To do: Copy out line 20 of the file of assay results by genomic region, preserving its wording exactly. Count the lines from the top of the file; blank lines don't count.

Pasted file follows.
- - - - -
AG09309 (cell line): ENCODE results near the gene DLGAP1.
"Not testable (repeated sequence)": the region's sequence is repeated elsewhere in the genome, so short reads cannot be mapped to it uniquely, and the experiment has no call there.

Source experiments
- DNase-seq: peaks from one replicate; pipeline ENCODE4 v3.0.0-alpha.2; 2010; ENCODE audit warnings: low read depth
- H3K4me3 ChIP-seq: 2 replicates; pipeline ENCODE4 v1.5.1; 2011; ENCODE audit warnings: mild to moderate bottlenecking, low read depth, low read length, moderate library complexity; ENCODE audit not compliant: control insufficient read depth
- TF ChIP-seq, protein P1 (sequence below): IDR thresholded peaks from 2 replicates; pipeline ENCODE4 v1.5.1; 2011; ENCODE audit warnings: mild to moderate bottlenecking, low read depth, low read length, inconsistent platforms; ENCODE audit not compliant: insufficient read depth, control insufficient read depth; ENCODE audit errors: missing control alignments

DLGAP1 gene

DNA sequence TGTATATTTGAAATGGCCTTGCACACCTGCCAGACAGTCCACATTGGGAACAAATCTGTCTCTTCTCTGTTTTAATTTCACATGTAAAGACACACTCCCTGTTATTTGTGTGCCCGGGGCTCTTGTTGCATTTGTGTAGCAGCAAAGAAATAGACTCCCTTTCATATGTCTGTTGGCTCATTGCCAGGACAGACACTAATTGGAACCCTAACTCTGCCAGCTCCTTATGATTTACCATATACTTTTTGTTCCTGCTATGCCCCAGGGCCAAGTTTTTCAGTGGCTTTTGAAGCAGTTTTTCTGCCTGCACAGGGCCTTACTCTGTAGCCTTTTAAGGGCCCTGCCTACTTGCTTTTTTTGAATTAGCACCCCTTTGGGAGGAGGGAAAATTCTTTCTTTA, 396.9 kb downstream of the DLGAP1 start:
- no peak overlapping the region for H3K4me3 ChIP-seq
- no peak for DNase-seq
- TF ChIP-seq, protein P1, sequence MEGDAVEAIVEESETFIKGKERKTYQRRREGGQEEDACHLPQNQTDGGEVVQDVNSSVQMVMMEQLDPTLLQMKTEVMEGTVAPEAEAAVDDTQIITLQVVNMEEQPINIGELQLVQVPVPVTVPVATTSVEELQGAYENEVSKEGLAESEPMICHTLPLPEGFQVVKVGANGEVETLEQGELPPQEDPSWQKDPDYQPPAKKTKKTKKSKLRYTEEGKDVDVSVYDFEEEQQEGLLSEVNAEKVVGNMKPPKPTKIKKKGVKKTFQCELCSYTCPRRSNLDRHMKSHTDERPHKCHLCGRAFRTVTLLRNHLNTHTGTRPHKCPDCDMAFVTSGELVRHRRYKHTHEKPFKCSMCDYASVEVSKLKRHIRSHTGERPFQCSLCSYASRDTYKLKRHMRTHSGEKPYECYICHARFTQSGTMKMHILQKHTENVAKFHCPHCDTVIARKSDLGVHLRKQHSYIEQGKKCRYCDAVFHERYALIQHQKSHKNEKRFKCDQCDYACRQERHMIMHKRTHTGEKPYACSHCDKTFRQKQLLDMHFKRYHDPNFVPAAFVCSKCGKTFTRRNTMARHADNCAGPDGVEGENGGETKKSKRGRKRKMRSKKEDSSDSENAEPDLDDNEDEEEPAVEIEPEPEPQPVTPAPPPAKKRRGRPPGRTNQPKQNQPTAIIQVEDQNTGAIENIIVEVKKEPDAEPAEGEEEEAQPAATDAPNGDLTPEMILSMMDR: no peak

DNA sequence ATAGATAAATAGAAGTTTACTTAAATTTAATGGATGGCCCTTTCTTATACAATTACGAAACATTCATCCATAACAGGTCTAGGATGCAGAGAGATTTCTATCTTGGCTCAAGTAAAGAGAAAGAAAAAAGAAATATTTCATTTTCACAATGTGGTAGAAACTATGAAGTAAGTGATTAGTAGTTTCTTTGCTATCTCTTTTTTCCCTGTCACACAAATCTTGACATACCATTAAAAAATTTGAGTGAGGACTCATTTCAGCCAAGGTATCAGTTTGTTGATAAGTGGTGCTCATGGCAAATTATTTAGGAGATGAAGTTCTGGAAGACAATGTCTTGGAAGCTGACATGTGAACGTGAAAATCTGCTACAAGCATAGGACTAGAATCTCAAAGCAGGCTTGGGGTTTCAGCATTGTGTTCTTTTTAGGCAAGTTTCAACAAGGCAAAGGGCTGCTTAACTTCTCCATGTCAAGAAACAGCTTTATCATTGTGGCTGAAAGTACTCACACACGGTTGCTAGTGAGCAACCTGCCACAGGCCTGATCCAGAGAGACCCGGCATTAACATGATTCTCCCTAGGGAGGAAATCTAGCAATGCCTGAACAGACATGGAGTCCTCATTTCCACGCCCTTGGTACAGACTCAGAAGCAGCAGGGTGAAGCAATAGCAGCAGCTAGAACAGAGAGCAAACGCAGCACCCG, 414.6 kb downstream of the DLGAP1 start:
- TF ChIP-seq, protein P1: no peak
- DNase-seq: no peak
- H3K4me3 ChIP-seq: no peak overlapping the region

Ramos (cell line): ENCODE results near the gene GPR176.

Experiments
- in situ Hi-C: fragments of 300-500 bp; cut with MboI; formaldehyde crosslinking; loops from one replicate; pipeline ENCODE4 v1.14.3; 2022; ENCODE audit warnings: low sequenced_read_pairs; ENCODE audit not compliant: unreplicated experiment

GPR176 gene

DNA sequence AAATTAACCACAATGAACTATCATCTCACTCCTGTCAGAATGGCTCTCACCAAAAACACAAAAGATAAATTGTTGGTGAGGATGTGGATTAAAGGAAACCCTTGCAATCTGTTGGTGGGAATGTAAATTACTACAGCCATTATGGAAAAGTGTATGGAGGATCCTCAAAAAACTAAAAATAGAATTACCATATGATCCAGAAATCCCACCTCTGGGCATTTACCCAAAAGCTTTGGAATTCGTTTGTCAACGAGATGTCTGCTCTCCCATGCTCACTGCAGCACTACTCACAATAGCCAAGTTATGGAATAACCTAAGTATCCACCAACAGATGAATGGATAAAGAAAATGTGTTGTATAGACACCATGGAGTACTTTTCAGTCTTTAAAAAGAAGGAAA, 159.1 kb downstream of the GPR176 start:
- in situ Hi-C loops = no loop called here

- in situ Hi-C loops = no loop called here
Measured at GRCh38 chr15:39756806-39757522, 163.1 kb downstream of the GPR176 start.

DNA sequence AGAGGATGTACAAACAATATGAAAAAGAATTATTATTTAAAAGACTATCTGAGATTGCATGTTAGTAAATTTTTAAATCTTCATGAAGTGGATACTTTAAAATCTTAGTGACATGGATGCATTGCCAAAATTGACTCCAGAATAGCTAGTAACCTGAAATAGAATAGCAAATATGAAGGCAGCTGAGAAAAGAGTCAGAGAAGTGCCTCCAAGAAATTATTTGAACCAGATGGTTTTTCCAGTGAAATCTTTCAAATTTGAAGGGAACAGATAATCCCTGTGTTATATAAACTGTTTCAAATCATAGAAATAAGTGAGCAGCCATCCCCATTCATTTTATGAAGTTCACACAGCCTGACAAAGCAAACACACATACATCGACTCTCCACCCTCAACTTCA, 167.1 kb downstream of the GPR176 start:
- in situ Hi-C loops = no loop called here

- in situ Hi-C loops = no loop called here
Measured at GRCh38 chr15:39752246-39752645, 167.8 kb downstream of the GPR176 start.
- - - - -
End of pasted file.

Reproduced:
DNA sequence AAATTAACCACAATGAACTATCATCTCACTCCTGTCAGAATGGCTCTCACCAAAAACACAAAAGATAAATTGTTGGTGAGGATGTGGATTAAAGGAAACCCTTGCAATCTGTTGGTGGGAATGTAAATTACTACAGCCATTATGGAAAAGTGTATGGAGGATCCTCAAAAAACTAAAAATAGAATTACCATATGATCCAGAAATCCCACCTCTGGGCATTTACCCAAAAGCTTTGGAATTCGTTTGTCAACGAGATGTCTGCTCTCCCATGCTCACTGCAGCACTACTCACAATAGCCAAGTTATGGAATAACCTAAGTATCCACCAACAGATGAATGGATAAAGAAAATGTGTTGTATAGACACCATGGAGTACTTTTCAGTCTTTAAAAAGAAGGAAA, 159.1 kb downstream of the GPR176 start: